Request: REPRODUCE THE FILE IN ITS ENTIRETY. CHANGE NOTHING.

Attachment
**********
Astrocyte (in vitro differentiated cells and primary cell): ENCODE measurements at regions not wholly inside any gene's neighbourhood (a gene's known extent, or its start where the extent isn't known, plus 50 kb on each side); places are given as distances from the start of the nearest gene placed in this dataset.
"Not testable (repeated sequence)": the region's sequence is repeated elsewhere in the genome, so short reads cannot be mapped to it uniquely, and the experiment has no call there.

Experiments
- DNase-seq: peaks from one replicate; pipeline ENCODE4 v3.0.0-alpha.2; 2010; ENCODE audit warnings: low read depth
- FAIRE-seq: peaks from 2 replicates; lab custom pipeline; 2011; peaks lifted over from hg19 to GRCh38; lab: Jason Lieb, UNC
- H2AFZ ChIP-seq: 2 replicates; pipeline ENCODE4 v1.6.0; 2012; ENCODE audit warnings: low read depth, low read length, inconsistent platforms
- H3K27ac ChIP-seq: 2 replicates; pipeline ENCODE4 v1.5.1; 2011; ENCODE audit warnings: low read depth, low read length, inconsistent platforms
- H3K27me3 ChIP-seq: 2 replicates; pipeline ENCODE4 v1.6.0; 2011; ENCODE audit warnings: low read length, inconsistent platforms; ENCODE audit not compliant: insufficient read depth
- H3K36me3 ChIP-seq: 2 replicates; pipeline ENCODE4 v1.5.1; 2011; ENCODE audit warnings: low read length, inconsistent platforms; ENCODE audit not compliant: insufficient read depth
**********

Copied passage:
Astrocyte (in vitro differentiated cells and primary cell): ENCODE measurements at regions not wholly inside any gene's neighbourhood (a gene's known extent, or its start where the extent isn't known, plus 50 kb on each side); places are given as distances from the start of the nearest gene placed in this dataset.
"Not testable (repeated sequence)": the region's sequence is repeated elsewhere in the genome, so short reads cannot be mapped to it uniquely, and the experiment has no call there.

Experiments
- DNase-seq: peaks from one replicate; pipeline ENCODE4 v3.0.0-alpha.2; 2010; ENCODE audit warnings: low read depth
- FAIRE-seq: peaks from 2 replicates; lab custom pipeline; 2011; peaks lifted over from hg19 to GRCh38; lab: Jason Lieb, UNC
- H2AFZ ChIP-seq: 2 replicates; pipeline ENCODE4 v1.6.0; 2012; ENCODE audit warnings: low read depth, low read length, inconsistent platforms
- H3K27ac ChIP-seq: 2 replicates; pipeline ENCODE4 v1.5.1; 2011; ENCODE audit warnings: low read depth, low read length, inconsistent platforms
- H3K27me3 ChIP-seq: 2 replicates; pipeline ENCODE4 v1.6.0; 2011; ENCODE audit warnings: low read length, inconsistent platforms; ENCODE audit not compliant: insufficient read depth
- H3K36me3 ChIP-seq: 2 replicates; pipeline ENCODE4 v1.5.1; 2011; ENCODE audit warnings: low read length, inconsistent platforms; ENCODE audit not compliant: insufficient read depth